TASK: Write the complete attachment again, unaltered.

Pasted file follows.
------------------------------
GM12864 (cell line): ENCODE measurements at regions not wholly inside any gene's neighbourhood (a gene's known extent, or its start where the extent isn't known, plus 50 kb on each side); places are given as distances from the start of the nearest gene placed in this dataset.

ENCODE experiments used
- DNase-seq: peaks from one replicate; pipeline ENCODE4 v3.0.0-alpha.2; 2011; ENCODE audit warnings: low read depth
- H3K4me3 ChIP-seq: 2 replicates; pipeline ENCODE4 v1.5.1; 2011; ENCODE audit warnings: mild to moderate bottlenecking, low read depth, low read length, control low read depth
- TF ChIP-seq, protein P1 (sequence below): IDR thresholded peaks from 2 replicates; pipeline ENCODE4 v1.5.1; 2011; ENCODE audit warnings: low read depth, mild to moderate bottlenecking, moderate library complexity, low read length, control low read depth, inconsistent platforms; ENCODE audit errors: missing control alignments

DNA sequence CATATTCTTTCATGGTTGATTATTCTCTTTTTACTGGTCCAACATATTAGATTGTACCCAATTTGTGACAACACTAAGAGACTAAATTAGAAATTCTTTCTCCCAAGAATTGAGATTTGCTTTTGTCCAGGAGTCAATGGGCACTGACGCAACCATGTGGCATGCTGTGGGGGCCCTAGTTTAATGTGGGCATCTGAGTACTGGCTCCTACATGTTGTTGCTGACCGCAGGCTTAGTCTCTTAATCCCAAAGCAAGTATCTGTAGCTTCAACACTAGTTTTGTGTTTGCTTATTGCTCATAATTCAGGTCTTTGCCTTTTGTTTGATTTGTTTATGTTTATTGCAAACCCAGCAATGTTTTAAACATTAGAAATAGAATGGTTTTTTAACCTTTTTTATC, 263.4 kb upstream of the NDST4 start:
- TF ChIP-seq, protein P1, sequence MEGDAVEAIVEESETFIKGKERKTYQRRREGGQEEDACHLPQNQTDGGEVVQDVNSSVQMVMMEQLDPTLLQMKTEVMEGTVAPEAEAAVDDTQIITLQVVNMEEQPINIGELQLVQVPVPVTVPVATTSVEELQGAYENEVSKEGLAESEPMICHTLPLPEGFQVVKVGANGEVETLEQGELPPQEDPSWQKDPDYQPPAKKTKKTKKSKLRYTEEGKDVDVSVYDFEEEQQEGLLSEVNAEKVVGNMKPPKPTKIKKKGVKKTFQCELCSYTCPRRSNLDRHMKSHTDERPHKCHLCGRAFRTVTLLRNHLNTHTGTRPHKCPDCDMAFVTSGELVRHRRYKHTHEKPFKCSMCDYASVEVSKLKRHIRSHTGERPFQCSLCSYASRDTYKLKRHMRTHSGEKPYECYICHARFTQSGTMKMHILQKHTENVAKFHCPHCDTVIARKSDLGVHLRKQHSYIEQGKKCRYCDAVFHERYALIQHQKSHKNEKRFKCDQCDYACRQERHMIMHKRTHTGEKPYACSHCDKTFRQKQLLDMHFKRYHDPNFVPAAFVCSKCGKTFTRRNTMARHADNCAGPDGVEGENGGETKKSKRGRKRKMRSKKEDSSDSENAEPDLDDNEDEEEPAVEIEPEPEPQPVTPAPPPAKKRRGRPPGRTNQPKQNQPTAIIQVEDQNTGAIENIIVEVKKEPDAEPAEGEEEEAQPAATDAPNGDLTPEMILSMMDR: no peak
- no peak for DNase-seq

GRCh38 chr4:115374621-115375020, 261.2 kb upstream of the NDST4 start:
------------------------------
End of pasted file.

GM12864 (cell line): ENCODE measurements at regions not wholly inside any gene's neighbourhood (a gene's known extent, or its start where the extent isn't known, plus 50 kb on each side); places are given as distances from the start of the nearest gene placed in this dataset.

ENCODE experiments used
- DNase-seq: peaks from one replicate; pipeline ENCODE4 v3.0.0-alpha.2; 2011; ENCODE audit warnings: low read depth
- H3K4me3 ChIP-seq: 2 replicates; pipeline ENCODE4 v1.5.1; 2011; ENCODE audit warnings: mild to moderate bottlenecking, low read depth, low read length, control low read depth
- TF ChIP-seq, protein P1 (sequence below): IDR thresholded peaks from 2 replicates; pipeline ENCODE4 v1.5.1; 2011; ENCODE audit warnings: low read depth, mild to moderate bottlenecking, moderate library complexity, low read length, control low read depth, inconsistent platforms; ENCODE audit errors: missing control alignments

DNA sequence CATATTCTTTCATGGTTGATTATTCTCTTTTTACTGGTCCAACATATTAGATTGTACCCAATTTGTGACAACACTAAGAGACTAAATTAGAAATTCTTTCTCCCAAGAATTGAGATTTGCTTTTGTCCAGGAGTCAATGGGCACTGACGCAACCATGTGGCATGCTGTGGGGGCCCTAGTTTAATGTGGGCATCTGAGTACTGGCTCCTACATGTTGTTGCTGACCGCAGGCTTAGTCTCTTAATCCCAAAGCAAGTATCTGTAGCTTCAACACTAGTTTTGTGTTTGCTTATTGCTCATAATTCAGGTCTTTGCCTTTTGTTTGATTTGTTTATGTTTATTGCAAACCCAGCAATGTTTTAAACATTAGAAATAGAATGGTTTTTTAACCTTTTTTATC, 263.4 kb upstream of the NDST4 start:
- TF ChIP-seq, protein P1, sequence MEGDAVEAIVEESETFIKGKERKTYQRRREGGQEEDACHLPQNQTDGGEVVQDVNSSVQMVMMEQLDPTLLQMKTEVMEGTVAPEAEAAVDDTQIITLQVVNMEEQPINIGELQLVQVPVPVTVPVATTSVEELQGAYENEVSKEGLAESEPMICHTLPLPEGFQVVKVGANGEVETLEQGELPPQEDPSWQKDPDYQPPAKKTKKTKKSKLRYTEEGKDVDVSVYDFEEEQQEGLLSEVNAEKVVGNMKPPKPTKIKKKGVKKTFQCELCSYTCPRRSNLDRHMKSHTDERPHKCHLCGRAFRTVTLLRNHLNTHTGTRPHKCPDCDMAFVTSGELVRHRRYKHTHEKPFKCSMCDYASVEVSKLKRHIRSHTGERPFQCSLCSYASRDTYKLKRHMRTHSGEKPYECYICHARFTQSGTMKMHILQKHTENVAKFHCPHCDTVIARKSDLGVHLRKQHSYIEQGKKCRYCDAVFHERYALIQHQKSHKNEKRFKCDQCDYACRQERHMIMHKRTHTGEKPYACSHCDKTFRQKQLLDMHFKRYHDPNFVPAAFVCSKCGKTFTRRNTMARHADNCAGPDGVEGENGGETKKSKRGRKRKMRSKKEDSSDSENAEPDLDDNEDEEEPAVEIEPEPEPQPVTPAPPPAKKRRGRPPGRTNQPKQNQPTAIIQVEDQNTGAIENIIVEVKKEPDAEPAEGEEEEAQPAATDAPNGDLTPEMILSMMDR: no peak
- no peak for DNase-seq

GRCh38 chr4:115374621-115375020, 261.2 kb upstream of the NDST4 start: